The OKR Cycle: 3 Steps for OKR Success
I help companies adopt OKR to transform how they use goals. I have seen it’s power over and over: Functional silos replaced by aligned teams; Static annual plans replaced by responsive rhythm; Engaged and motivated employees; Engineers that have learned the business metrics working side by side with marketing.
But after training and coaching thousands of individuals, I can quickly list OKR’s anti-patterns. The repeated practices that appear to be beneficial, but result in adverse consequences.
OKR anti-patterns fall into three categories:
- Setting bad OKRs: Examples include treating OKR as a to-do list, creating too many OKRs, and creating Key Results that are not actionable – the team doesn’t know what to do to improve them.
- Creating OKRs in silos: Teams that set their OKRs without talking to each other end up with conflicting OKRs and poor results.
- “Set it and Forget it”: Treating OKRs as New Year’s resolutions will get you the same results: a list of neglected and non-achieved goals.
The romantic view of OKR
There is a lot of bad OKR advice floating around.
In fact, there is a widespread romantic view of OKR where things magically happen. And where the primary goal of OKR is not to add value but to be more Googley, regardless of the impact we are making.
This view is misleading and is reinforced by software vendors, consultants, publications and even by Google itself.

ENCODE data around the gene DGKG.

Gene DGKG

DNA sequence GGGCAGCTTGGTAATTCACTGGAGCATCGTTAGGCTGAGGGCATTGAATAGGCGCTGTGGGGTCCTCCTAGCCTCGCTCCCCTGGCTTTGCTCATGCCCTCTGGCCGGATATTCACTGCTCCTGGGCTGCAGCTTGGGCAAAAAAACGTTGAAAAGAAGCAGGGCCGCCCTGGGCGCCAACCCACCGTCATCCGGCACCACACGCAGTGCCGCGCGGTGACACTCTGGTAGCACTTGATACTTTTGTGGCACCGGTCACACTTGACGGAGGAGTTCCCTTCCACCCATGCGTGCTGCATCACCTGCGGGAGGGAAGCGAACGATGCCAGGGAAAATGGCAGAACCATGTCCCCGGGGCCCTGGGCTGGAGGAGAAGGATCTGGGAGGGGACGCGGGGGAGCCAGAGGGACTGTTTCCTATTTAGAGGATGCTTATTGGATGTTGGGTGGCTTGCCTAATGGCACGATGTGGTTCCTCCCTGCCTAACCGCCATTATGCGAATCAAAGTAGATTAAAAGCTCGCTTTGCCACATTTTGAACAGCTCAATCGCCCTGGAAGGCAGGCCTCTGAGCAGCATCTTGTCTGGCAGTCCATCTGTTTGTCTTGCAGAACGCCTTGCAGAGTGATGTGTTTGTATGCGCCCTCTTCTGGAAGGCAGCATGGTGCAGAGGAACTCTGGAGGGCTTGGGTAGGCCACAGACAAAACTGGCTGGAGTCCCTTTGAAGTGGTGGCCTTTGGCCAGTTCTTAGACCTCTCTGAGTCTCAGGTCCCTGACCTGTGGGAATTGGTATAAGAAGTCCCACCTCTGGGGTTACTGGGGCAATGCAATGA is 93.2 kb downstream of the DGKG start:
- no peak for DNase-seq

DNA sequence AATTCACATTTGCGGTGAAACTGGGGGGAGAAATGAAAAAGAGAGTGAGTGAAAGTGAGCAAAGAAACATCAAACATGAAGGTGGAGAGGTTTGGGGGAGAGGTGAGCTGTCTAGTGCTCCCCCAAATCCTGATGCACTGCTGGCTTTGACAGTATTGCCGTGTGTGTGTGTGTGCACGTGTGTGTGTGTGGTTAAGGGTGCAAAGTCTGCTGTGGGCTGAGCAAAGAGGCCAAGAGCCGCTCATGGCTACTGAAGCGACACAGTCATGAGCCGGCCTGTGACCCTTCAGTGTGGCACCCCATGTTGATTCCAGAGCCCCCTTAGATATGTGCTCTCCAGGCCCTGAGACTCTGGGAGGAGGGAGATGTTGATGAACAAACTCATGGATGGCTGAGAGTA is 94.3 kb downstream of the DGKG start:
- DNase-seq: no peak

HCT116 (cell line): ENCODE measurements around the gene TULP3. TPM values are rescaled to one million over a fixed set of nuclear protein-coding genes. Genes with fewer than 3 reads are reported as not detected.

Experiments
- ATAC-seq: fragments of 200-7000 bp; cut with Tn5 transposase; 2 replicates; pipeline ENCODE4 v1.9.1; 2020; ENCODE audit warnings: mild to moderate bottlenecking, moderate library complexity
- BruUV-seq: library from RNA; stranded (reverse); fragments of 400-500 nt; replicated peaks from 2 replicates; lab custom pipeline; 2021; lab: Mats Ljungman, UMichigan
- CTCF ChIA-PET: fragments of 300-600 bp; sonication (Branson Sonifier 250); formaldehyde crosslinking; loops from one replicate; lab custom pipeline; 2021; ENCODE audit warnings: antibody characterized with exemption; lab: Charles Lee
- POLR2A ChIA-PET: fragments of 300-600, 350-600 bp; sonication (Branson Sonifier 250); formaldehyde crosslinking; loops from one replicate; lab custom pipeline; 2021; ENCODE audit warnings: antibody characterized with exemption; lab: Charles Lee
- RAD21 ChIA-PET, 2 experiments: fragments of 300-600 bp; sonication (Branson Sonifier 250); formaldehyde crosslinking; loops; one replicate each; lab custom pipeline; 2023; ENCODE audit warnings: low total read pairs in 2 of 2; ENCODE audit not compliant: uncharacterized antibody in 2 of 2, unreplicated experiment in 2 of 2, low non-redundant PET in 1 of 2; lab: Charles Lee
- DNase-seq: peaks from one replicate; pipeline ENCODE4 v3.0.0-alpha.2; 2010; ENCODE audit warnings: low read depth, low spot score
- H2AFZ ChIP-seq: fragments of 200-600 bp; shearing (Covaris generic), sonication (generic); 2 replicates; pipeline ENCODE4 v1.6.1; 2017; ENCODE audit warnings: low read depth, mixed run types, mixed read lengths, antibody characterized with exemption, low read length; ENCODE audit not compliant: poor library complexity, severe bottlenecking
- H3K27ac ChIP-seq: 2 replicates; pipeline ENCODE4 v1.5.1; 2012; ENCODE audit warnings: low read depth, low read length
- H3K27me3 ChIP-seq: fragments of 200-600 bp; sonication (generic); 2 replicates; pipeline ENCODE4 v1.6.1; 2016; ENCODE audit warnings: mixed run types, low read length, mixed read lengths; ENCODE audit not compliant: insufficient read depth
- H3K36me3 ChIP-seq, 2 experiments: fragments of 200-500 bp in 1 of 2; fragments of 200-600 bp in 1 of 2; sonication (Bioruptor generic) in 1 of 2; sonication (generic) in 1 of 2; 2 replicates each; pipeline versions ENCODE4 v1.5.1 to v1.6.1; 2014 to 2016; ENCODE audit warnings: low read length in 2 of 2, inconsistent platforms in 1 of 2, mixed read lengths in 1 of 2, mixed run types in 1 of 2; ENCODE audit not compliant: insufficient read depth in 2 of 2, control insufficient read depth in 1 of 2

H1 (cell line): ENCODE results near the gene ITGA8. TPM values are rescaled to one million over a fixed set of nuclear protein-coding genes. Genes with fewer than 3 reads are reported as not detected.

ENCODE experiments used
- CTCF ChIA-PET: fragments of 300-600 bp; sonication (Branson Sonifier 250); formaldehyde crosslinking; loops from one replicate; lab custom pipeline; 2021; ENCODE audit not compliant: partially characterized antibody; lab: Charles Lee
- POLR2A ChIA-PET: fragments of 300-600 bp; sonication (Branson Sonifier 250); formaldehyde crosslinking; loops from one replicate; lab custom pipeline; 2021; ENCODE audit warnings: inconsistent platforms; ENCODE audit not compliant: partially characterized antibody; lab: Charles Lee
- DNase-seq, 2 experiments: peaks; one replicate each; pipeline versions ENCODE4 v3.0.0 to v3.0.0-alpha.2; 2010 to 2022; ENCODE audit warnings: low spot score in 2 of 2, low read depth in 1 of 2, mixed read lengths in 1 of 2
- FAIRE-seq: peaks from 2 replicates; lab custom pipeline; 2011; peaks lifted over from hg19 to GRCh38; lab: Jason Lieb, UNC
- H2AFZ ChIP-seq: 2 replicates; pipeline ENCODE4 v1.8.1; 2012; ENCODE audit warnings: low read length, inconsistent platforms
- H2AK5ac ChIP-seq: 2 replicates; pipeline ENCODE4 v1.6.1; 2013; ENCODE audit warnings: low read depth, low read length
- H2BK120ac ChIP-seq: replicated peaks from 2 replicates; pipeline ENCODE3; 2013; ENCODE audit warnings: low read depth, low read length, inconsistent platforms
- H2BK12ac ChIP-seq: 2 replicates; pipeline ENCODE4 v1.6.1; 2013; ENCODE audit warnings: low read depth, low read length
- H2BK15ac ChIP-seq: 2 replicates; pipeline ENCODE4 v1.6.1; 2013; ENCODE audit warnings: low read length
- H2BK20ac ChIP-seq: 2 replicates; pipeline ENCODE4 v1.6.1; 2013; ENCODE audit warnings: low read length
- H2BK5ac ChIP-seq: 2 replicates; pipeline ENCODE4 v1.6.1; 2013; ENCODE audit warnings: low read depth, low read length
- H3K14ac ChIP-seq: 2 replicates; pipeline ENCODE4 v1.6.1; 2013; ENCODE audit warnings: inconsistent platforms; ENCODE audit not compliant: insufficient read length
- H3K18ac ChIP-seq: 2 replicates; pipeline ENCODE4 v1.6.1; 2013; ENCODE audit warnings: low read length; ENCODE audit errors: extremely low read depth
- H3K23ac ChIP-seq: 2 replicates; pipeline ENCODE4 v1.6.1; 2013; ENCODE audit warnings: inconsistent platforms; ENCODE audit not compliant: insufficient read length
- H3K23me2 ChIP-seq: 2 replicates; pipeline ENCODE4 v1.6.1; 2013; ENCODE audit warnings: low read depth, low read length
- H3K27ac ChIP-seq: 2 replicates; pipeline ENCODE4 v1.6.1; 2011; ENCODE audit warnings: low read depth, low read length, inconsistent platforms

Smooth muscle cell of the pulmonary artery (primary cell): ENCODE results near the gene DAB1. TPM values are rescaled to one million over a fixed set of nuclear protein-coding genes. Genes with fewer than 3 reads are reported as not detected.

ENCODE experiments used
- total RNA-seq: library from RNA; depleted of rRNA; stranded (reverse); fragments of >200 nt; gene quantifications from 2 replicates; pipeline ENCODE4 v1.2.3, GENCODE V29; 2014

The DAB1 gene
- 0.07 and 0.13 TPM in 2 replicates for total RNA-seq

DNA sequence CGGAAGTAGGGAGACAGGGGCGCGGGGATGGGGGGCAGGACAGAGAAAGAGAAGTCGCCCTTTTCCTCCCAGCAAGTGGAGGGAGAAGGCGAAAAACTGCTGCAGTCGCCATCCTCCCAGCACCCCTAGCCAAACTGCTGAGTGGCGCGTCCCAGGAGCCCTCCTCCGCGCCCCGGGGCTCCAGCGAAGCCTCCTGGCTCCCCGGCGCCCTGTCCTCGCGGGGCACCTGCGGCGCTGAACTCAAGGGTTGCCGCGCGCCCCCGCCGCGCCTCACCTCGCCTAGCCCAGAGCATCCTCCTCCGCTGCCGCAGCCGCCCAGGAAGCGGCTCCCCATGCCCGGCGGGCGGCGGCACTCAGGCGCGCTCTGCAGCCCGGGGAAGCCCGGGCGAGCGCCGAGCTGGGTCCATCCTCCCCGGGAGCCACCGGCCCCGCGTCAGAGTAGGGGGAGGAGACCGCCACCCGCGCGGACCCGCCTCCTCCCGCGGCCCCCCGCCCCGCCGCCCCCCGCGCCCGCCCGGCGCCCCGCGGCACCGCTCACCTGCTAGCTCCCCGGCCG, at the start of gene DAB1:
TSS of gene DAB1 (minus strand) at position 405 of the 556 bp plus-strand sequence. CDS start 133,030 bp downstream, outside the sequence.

In Romantic OKR, the quality of the OKRs does not matter. Just write anything you want, even “eat 5 pies“. Yes, that is an actual example from Google’s re:Work website.
Alignment is an afterthought in Romantic OKR. Why bother?
A leading OKR software vendor recommends that you should not align the OKRs during the first two quarters because “it’s already too much work.” By not correctly aligning the OKRs, they are setting their clients up to fail. Companies will not get the essential benefit of OKR, and the non-resolved interdependencies will jeopardize the achievement of the OKRs.
In Romantic OKR there is also no need to track your OKRs. Just set them at the beginning of the quarter and “grade” them at the end, as if the Silicon Valley fairy dust would take care of your results for you. It’s the “Set it, Forget it, and Grade it” model.
In a discussion at the OKR LinkedIn group, a consultant recommended that the goal for the first quarter of OKR adoption should be to have 100% of people setting their OKRs — no tracking or grading needed. A real “Set it and Forget it” approach.
The individuals and organizations spreading Romantic OKR should know better. They need to stop giving misleading advice.
The OKR Cycle
To fight Romantic OKR and to address the most common pitfalls in OKR adoption, I have created a straightforward method, the OKR Cycle. The cycle is just three steps, repeated every quarter: Set, Align, and Achieve.
The OKR Cycle
The cycle is based on two assumptions:
First, to use goals successfully, we can’t just “set” them. We also have to Align them with the rest of the organization and work systematically to Achieve them.